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QUOTE The London based web design and e-commerce consultancy agency will provide the brands with a streamlined and efficient shopping experience. The objectives of the redesign are to dramatically increase web traffic and on-line sales.

Unfortunately for Hornby it doesn't really matter how good your website is, if your prices are silly people wont buy and Hornbys website prices are full price.
 

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QUOTE (Dennis David @ 27 Jun 2006, 00:51) <{POST_SNAPBACK}>or Australia


I have to admit I never used mail order or the internet as much till I came here.


It really is mandatory nowadays to have a good website if you are selling any product. How many times do you persist with a crappy one? The Hornby one is too slow. When you want to find something specific you have to trawl through pages and pages as their search function is pretty hopeless.

QUOTE Lets have a bit more support for the retail trade please - the mark ups are narrow enough as it is for the retailer.

This hobby is pretty expensive as it is and I am not in the habit of giving money away. I will always seek out the best price before buying.
 

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QUOTE (Lancashire Fusilier @ 27 Jun 2006, 14:46) <{POST_SNAPBACK}>When I was looking into live steam I found the Hornby site quite informative with its presentation on the live steam. Admit though I haven't purchased anything from them though. I don't think we can from here in Australia it says to contact local stockist.

For some reason it says they don't sell to Aus or NZ. I beleive they recently added the States and Canada to that too. They're probably doing us a favour though as you'll get it a hundred quid cheaper from Hattons or Rails.
 

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It's always best to confirm whether it is surface mail or not as there is a major difference in delivery time. I'm not sure how heavy the item is to guess if it was surface or not. But if the item is selling for say 400 quid then about seventy would come off that in vat which should cover airmail. I paid 100 quid for four day delivery of a model boat kit from the UK which weighed 11 kg as a bit of a guide.
 

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QUOTE I don't see the point in shelling out cash for a catalogue when you can get the information from websites (be that the manufacturers or retailers) - just seems to be a waste of cash to me.

Absolutely. Some of the German dealers actually put entire catalogues online so you can peruse them at leisure, like Lokshop. You can also print of pages as required. I long ceased buying catalogues because of this.
 

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From memory, I think you do have to provide details to register on the Hornby forum. I did it once so I could enter the competitions.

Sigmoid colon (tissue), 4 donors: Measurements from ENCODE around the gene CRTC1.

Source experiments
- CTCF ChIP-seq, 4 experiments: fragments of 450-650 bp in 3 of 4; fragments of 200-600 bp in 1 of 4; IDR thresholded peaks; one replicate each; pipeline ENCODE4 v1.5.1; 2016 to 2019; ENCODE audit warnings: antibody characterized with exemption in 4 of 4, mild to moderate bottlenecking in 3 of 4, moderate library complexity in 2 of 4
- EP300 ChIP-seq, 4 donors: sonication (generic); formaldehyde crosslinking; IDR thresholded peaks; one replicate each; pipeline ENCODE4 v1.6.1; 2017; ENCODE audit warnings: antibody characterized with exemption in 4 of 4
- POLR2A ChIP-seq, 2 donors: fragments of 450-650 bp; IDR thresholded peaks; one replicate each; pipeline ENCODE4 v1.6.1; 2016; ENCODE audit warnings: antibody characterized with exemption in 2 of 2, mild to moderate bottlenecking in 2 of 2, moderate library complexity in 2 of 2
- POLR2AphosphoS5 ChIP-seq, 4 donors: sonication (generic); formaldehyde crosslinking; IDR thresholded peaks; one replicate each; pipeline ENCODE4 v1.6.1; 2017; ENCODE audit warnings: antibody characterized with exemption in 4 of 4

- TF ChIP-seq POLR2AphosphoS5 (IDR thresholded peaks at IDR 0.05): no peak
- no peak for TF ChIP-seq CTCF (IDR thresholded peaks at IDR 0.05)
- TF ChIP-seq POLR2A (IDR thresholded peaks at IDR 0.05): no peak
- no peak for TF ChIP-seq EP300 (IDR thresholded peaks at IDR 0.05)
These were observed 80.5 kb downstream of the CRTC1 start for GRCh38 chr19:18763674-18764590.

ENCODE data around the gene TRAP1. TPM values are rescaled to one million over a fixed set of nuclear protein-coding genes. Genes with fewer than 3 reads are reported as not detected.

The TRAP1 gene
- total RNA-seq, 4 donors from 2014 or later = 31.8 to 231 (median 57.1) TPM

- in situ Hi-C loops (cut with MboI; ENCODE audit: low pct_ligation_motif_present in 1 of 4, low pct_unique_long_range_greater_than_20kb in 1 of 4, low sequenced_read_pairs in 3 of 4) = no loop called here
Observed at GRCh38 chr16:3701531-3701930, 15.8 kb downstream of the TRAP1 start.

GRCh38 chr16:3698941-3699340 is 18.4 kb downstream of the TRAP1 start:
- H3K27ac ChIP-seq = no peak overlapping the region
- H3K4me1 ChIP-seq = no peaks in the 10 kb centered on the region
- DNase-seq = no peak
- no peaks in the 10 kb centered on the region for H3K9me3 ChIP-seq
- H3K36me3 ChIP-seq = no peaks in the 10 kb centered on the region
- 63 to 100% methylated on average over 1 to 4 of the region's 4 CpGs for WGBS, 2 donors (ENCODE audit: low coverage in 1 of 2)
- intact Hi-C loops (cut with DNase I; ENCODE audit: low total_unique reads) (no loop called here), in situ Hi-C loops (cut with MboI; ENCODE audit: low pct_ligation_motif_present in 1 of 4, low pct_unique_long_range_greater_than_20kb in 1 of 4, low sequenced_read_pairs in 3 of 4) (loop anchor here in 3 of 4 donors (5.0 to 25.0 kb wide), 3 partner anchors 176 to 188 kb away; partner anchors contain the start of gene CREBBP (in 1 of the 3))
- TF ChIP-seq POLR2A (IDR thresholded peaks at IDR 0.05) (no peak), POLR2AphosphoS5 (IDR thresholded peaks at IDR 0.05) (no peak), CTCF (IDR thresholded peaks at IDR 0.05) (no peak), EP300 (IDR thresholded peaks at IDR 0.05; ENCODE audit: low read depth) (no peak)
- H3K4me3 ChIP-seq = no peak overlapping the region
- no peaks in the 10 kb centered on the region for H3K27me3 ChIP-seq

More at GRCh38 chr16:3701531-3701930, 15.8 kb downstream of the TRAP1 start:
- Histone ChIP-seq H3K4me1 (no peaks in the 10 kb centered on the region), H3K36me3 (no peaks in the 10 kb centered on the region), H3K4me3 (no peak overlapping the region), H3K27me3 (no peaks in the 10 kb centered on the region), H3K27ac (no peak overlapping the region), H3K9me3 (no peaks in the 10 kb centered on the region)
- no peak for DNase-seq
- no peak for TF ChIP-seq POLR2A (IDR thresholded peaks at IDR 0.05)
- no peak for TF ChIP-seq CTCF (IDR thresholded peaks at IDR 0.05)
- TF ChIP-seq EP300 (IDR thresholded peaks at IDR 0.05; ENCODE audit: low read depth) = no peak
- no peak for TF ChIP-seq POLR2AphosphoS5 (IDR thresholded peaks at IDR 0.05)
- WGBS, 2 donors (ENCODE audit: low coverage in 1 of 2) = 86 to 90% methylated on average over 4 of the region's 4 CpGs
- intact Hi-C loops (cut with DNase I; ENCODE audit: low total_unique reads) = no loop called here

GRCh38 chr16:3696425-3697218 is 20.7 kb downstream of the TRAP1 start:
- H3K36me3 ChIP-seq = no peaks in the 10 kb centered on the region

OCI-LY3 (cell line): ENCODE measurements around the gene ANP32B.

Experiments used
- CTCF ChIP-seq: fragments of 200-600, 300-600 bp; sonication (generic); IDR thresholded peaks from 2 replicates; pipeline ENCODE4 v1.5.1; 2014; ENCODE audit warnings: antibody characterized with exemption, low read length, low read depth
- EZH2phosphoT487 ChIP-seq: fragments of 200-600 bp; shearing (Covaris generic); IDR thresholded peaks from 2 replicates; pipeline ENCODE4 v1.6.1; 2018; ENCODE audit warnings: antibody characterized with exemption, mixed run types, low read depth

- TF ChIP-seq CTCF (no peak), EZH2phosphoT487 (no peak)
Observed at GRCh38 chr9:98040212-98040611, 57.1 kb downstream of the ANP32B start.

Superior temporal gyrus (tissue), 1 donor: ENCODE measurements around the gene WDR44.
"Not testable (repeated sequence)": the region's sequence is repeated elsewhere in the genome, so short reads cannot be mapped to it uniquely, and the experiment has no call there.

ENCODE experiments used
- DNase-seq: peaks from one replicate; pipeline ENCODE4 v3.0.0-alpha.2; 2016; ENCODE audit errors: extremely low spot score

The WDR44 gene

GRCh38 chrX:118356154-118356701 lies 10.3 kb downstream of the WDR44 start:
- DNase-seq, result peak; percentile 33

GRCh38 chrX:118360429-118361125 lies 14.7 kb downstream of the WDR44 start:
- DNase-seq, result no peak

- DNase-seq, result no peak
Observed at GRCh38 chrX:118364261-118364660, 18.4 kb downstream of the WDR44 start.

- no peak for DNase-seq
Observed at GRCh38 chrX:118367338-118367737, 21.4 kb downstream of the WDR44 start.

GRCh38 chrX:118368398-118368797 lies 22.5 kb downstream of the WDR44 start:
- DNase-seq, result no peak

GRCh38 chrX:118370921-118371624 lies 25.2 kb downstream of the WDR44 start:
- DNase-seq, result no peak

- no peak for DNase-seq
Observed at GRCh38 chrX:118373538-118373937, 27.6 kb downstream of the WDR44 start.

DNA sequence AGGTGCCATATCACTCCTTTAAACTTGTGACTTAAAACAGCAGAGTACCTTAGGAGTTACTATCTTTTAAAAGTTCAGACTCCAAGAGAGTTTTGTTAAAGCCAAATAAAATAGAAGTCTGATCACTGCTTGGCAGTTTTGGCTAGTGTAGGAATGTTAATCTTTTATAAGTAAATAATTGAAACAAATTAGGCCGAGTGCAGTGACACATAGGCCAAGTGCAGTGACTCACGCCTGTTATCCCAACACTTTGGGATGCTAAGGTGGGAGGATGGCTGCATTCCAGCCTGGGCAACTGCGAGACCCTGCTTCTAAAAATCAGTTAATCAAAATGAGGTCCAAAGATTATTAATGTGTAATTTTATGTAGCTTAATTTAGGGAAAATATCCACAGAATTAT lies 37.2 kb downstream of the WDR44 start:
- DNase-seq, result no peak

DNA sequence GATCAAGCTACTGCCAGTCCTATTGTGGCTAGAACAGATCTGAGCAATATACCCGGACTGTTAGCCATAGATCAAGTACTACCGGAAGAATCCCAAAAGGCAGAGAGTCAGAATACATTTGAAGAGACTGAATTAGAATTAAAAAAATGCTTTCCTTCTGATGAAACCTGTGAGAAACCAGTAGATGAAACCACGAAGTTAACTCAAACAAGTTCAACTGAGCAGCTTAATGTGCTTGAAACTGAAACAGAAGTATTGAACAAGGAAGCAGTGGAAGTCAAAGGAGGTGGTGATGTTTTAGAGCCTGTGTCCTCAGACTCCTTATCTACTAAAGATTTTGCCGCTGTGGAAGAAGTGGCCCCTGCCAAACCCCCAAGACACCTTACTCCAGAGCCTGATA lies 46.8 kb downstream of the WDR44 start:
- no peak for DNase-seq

Hornby's forum is very much train set world but everybody has to start somewhere and that is the general level of chat there. This forum has a broader spectrum with some very knowledgable individuals. I've never met anyone in my life who knows more about model trains than Ozzie. But it takes a long time to accrue a lot of knowledge about this subject given it's breadth. Most people on this forum have specific areas of expertise. Most people on Hornbys wouldn't.

The chat on Hornbys site will be tailored to Hornby product but lets face it thats why it's been provided. I don't think it is impartial but given the people using it I don't think it's that important. They are unlikely to be looking at other product anyway. The average user has got a train set and is thinking about adding to it and may not be sure which way to go. I think it's a good facility for the beginner to get basic information which wont be confusing and them not having to go to far from what they know. It's the first step in a learning curve.

Dennis, if I want to read my catalogue in the toilet I print off the relevant sheets from the website. They could also come in handy in case of emergency too.


Seriously though catalogues are good to look through. I stopped buying them as there didn't used to be much change from year to year. I may buy a Hornby one to see what the latest one looks like.
 

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QUOTE (mow @ 6 Oct 2006, 02:43) <{POST_SNAPBACK}>The recent changes on heljan's website are worth looking at. They have a five minute video link showing off their new turntable, which shows that some one has used their imagination. The company has confidence to highlight closeup detail of a new product, and show off its capabilites. Dapol's website has been used to encourage comments on CAD CAM designs on a couple of N guage wagons and coaches, which may illustrate how a company can use customer feedback to improve its final design. Both approaches have their merits and could give Hornby's marketing team food for thought.
Maerklins website has several video clips of their products and does help the potential buyer decide if they want to buy a product or not. Maybe the British outline manufacturers could take up this idea too.
 
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